Occupational asthma: Pathogenesis
- David I Bernstein, MD
David I Bernstein, MD
- Professor of Clinical Medicine and Environmental Health
- University of Cincinnati College of Medicine
- Louis-Philippe Boulet, MD
Louis-Philippe Boulet, MD
- Professor of Medicine
- Laval University
- André Cartier, MD
André Cartier, MD
- Clinical Professor of Medicine
- University of Montreal Medical School, Canada
The label "asthma in the workplace" encompasses several entities: (1) asthma exacerbated at work by various environmental conditions; (2) occupational asthma; and (3) variants (eg, eosinophilic bronchitis) . Occupational asthma is a disease characterized by variable airflow limitation, airway hyperresponsiveness, and inflammation resulting from an inciting agent only found in the workplace .
The pathogenesis and pathology of occupational asthma will be reviewed here. Issues related to other aspects of occupational asthma are discussed separately. (See "Occupational asthma: Definitions, epidemiology, causes, and risk factors" and "Occupational asthma: Clinical features and diagnosis" and "Reactive airways dysfunction syndrome and irritant-induced asthma".)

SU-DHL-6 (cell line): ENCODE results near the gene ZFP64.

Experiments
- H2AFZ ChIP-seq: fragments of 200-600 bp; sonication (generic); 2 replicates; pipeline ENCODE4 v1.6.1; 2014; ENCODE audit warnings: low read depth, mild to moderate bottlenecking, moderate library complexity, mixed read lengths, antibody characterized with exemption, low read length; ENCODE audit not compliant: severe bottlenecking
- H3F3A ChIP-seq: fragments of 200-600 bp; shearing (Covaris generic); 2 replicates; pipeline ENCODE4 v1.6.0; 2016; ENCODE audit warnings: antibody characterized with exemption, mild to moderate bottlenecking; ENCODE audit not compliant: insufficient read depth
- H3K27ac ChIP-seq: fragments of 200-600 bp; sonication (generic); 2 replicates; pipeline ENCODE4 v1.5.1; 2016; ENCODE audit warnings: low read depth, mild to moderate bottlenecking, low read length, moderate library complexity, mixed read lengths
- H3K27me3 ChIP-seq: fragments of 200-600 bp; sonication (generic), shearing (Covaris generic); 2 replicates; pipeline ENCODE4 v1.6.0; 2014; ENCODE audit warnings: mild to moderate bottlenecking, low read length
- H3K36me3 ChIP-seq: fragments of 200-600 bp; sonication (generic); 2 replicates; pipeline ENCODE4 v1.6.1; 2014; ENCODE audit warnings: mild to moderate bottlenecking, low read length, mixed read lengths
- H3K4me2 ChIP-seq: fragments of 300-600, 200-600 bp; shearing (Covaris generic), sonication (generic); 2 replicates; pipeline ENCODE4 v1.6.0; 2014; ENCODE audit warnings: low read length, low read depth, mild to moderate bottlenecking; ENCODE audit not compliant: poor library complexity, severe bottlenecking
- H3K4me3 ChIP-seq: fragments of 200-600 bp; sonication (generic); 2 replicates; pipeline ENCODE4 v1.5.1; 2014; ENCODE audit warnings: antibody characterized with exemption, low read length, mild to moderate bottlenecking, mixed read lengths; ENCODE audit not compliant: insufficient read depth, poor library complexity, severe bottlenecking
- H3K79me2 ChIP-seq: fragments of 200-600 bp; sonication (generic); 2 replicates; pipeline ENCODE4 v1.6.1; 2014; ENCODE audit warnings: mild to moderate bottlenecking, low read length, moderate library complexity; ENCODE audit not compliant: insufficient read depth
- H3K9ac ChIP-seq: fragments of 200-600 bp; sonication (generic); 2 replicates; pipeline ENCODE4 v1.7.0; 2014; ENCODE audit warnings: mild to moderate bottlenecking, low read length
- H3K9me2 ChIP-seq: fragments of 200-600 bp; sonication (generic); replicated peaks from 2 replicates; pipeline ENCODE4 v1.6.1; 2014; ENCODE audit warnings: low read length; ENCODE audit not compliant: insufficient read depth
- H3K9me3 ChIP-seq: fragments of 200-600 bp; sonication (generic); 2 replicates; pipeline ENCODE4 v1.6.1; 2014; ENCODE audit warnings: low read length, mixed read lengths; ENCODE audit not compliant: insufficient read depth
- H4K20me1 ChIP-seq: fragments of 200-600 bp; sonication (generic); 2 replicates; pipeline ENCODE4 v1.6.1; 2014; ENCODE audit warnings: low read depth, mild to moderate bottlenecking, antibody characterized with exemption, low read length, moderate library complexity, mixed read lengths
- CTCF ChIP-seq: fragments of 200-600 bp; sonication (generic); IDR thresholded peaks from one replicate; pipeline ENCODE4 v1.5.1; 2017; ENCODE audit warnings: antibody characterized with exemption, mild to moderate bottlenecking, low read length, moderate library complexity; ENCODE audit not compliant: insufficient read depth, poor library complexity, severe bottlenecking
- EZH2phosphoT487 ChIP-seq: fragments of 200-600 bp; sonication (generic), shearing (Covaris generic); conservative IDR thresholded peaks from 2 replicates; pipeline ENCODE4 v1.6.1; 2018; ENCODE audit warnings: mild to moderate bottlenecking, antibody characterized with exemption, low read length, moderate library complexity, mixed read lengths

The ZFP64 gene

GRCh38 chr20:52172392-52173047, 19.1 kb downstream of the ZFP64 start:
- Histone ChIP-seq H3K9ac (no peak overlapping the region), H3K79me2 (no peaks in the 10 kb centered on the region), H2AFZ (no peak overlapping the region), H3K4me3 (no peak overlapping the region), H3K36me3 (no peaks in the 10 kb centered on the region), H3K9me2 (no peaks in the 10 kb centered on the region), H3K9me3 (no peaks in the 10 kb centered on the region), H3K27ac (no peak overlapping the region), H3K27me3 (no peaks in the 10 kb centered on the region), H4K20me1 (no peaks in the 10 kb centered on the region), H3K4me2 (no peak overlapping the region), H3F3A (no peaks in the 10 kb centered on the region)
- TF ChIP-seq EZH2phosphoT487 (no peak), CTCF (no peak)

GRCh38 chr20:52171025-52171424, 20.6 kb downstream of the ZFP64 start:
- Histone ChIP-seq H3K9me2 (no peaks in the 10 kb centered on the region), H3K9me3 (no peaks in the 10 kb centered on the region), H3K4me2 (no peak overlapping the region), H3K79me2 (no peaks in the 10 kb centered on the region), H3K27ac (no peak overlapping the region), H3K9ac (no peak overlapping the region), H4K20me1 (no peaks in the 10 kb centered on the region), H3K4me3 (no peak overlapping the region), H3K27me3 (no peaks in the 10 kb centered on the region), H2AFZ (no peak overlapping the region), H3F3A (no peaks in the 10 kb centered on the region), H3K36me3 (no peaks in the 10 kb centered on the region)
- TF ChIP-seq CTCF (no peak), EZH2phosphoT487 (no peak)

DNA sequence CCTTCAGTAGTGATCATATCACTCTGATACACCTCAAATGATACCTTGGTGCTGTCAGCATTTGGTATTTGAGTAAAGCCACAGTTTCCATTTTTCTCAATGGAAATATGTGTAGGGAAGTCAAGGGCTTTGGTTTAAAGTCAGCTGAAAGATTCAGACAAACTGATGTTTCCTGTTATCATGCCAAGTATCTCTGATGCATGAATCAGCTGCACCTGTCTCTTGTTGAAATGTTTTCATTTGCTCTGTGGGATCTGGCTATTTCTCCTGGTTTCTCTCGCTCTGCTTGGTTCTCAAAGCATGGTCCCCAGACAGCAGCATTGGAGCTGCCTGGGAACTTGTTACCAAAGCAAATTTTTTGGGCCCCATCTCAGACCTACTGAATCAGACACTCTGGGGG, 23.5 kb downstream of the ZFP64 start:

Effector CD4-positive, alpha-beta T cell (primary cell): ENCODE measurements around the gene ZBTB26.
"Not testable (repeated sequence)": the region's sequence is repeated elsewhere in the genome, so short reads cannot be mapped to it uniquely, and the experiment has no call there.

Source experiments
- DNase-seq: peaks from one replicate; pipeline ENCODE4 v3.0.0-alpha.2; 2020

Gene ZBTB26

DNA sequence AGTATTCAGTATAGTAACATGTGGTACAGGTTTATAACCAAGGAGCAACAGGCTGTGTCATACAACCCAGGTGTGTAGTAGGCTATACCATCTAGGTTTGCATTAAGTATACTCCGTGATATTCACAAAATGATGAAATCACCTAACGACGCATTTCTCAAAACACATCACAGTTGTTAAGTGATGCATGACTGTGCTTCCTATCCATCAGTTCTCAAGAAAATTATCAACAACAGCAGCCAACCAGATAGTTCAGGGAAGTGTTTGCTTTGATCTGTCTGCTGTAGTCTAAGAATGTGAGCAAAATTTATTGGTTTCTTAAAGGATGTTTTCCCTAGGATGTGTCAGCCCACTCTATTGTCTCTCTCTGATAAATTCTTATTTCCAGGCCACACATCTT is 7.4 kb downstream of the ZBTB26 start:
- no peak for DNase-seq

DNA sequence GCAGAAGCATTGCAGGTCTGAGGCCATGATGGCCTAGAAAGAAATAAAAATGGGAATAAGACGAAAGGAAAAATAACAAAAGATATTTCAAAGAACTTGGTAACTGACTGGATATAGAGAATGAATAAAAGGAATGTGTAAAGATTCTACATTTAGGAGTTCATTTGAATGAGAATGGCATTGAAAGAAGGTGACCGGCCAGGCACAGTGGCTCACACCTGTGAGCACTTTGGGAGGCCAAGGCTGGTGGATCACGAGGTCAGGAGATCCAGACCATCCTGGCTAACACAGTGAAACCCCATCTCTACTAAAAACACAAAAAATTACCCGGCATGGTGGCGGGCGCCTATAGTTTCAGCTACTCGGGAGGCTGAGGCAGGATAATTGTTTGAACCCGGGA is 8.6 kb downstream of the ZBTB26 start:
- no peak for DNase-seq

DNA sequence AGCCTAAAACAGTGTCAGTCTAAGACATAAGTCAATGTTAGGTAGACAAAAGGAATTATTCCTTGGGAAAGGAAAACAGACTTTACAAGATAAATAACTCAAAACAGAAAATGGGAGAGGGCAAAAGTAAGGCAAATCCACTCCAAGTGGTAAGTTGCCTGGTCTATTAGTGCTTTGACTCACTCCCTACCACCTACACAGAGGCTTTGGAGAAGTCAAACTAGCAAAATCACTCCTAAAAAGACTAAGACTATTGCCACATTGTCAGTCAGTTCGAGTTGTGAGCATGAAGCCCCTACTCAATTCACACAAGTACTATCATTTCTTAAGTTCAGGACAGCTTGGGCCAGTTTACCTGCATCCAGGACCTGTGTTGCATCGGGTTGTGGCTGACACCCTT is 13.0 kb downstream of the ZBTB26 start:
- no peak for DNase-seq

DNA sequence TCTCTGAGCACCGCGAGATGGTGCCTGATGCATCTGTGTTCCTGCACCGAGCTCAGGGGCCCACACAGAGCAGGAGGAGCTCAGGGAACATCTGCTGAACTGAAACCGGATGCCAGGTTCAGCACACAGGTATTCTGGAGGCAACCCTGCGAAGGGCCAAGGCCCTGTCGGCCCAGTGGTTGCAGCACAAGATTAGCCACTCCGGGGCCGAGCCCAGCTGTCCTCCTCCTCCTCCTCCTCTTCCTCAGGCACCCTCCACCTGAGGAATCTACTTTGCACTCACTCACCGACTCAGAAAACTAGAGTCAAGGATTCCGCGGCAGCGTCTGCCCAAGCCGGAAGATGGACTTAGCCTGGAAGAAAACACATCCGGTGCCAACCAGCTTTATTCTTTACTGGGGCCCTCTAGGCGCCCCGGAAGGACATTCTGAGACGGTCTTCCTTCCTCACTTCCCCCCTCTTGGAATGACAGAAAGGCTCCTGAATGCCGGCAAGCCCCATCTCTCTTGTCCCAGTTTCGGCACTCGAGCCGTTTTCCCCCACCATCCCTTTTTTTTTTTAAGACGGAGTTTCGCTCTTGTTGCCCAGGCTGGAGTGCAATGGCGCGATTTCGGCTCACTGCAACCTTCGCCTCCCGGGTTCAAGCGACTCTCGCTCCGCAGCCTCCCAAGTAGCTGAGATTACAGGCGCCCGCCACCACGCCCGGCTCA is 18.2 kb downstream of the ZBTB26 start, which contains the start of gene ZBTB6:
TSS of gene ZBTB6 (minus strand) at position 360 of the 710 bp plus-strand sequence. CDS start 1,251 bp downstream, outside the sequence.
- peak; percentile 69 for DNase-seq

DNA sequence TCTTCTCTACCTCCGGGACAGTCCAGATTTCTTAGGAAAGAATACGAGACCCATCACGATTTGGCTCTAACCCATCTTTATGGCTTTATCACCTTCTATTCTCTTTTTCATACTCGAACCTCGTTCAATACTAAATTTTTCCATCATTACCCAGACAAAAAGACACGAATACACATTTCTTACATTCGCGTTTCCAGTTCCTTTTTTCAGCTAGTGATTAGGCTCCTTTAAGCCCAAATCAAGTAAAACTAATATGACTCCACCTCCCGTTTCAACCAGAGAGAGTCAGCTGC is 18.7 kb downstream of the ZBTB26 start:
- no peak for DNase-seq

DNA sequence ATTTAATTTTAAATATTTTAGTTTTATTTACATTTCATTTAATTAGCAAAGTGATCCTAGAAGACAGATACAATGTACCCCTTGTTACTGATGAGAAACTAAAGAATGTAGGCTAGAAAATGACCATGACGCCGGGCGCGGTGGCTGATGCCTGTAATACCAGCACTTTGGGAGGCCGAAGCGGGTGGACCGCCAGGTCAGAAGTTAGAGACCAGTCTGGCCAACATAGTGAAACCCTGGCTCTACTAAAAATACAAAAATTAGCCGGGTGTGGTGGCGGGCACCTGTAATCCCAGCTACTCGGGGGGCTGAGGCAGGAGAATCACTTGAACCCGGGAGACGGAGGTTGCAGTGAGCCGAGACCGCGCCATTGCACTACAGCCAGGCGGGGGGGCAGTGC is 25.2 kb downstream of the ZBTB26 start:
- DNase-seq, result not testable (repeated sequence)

Two main types of occupational asthma have been recognized [1,3]:
●Immunologically mediated. This type includes IgE and nonIgE-mediated responses following chronic exposure to high or low molecular weight agents.
●Nonimmunologic, irritant-mediated, also called irritant-induced asthma. This type includes reactive airways dysfunction syndrome (RADS) caused by a single high level exposure to an irritant, irritant-induced asthma caused by multiple high level exposures to an irritant, and possibly asthma caused by chronic lower level of exposure, although the latter is controversial. (See "Reactive airways dysfunction syndrome and irritant-induced asthma".)
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